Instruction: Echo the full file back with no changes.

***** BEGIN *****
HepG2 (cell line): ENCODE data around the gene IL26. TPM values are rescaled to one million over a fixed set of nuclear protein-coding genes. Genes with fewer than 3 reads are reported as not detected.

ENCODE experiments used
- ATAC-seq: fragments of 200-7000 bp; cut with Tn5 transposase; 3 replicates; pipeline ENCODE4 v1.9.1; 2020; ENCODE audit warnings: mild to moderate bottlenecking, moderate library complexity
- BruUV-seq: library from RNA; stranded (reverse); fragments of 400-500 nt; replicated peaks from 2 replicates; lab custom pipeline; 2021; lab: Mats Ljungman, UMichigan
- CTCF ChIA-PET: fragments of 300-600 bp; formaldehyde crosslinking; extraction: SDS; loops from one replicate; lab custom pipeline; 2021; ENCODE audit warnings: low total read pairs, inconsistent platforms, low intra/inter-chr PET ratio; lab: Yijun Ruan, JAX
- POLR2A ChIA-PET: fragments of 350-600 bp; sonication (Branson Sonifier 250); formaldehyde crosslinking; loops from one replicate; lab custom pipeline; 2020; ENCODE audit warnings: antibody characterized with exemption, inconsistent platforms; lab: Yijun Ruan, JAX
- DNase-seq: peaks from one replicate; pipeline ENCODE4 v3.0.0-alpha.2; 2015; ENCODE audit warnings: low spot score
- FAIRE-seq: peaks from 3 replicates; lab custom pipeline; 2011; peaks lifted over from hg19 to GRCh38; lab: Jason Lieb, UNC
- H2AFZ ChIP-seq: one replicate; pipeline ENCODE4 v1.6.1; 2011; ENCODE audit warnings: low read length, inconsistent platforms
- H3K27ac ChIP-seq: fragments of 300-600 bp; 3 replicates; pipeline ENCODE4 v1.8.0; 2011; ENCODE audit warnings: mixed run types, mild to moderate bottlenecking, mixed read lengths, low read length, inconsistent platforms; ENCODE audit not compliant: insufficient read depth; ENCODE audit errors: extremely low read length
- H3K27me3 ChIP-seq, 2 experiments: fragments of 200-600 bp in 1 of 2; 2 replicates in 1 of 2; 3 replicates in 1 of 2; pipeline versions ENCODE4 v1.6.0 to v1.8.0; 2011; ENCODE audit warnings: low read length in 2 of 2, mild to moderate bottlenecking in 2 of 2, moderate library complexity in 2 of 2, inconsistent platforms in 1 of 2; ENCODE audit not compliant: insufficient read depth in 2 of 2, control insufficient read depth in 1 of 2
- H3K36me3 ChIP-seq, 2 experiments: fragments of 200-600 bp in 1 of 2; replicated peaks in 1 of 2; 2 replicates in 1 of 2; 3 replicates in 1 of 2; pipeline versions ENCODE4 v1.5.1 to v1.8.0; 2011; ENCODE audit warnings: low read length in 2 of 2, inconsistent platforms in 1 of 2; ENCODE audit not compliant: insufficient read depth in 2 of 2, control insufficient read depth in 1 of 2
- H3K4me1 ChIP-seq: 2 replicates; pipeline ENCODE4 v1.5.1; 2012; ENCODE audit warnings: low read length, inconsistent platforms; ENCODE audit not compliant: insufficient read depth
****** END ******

HepG2 (cell line): ENCODE data around the gene IL26. TPM values are rescaled to one million over a fixed set of nuclear protein-coding genes. Genes with fewer than 3 reads are reported as not detected.

ENCODE experiments used
- ATAC-seq: fragments of 200-7000 bp; cut with Tn5 transposase; 3 replicates; pipeline ENCODE4 v1.9.1; 2020; ENCODE audit warnings: mild to moderate bottlenecking, moderate library complexity
- BruUV-seq: library from RNA; stranded (reverse); fragments of 400-500 nt; replicated peaks from 2 replicates; lab custom pipeline; 2021; lab: Mats Ljungman, UMichigan
- CTCF ChIA-PET: fragments of 300-600 bp; formaldehyde crosslinking; extraction: SDS; loops from one replicate; lab custom pipeline; 2021; ENCODE audit warnings: low total read pairs, inconsistent platforms, low intra/inter-chr PET ratio; lab: Yijun Ruan, JAX
- POLR2A ChIA-PET: fragments of 350-600 bp; sonication (Branson Sonifier 250); formaldehyde crosslinking; loops from one replicate; lab custom pipeline; 2020; ENCODE audit warnings: antibody characterized with exemption, inconsistent platforms; lab: Yijun Ruan, JAX
- DNase-seq: peaks from one replicate; pipeline ENCODE4 v3.0.0-alpha.2; 2015; ENCODE audit warnings: low spot score
- FAIRE-seq: peaks from 3 replicates; lab custom pipeline; 2011; peaks lifted over from hg19 to GRCh38; lab: Jason Lieb, UNC
- H2AFZ ChIP-seq: one replicate; pipeline ENCODE4 v1.6.1; 2011; ENCODE audit warnings: low read length, inconsistent platforms
- H3K27ac ChIP-seq: fragments of 300-600 bp; 3 replicates; pipeline ENCODE4 v1.8.0; 2011; ENCODE audit warnings: mixed run types, mild to moderate bottlenecking, mixed read lengths, low read length, inconsistent platforms; ENCODE audit not compliant: insufficient read depth; ENCODE audit errors: extremely low read length
- H3K27me3 ChIP-seq, 2 experiments: fragments of 200-600 bp in 1 of 2; 2 replicates in 1 of 2; 3 replicates in 1 of 2; pipeline versions ENCODE4 v1.6.0 to v1.8.0; 2011; ENCODE audit warnings: low read length in 2 of 2, mild to moderate bottlenecking in 2 of 2, moderate library complexity in 2 of 2, inconsistent platforms in 1 of 2; ENCODE audit not compliant: insufficient read depth in 2 of 2, control insufficient read depth in 1 of 2
- H3K36me3 ChIP-seq, 2 experiments: fragments of 200-600 bp in 1 of 2; replicated peaks in 1 of 2; 2 replicates in 1 of 2; 3 replicates in 1 of 2; pipeline versions ENCODE4 v1.5.1 to v1.8.0; 2011; ENCODE audit warnings: low read length in 2 of 2, inconsistent platforms in 1 of 2; ENCODE audit not compliant: insufficient read depth in 2 of 2, control insufficient read depth in 1 of 2
- H3K4me1 ChIP-seq: 2 replicates; pipeline ENCODE4 v1.5.1; 2012; ENCODE audit warnings: low read length, inconsistent platforms; ENCODE audit not compliant: insufficient read depth